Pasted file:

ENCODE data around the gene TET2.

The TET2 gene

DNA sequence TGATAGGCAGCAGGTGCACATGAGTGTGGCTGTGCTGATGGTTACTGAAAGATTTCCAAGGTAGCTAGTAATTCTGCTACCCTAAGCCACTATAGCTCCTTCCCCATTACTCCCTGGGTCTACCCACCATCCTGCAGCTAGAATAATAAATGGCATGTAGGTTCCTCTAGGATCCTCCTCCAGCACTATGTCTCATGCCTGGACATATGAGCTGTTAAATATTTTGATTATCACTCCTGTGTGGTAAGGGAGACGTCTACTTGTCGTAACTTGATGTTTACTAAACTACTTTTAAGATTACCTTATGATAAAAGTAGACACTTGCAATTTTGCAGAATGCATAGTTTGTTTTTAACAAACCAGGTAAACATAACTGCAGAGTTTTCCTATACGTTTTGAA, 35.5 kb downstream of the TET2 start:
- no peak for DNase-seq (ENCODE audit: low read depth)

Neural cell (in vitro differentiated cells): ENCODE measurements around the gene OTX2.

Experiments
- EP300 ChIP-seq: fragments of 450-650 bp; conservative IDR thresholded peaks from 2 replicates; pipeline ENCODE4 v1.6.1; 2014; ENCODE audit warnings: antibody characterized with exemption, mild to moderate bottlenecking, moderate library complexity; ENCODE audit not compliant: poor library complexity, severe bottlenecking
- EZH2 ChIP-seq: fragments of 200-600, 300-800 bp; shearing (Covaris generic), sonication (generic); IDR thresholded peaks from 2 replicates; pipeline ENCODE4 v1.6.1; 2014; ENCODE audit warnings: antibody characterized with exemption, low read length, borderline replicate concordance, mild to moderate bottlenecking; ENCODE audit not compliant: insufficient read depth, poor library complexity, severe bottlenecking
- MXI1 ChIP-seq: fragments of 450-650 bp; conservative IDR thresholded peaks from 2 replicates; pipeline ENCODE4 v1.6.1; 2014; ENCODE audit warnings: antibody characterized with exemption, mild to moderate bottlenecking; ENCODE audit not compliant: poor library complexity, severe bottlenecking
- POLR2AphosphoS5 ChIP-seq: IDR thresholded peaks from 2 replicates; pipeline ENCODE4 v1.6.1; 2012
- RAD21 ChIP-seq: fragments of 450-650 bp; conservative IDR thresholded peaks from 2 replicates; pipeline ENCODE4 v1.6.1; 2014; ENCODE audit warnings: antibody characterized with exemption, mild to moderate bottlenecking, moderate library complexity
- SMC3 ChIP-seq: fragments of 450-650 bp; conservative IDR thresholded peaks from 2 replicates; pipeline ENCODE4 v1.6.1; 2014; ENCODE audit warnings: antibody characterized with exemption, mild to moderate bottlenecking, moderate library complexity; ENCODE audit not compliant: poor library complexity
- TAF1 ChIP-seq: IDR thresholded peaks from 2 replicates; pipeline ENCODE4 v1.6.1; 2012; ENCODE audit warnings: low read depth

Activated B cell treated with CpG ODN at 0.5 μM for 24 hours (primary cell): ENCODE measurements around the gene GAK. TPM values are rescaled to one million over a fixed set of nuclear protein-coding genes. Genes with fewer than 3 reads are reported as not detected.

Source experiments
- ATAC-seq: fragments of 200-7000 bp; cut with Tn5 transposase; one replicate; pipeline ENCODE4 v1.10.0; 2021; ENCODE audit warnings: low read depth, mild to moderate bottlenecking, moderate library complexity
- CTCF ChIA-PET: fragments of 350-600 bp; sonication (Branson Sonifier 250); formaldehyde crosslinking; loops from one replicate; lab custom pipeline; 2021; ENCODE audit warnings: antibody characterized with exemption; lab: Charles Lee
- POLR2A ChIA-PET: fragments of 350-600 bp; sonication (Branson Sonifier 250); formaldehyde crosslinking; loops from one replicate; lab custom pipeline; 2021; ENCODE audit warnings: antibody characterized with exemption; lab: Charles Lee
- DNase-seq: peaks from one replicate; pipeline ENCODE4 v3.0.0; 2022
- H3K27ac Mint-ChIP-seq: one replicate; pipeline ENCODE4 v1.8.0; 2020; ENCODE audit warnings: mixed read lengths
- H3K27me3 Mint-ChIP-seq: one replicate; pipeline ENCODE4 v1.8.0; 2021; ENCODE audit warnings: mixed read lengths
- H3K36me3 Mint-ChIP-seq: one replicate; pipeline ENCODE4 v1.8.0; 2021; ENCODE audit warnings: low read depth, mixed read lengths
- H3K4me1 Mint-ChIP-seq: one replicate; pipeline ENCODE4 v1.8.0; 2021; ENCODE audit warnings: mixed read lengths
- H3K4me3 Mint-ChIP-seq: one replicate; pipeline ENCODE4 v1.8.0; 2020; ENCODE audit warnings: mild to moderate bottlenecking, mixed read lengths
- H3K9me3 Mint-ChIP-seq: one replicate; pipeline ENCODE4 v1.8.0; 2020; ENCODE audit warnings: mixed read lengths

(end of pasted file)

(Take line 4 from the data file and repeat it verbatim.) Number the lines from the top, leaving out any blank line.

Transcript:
- no peak for DNase-seq (ENCODE audit: low read depth)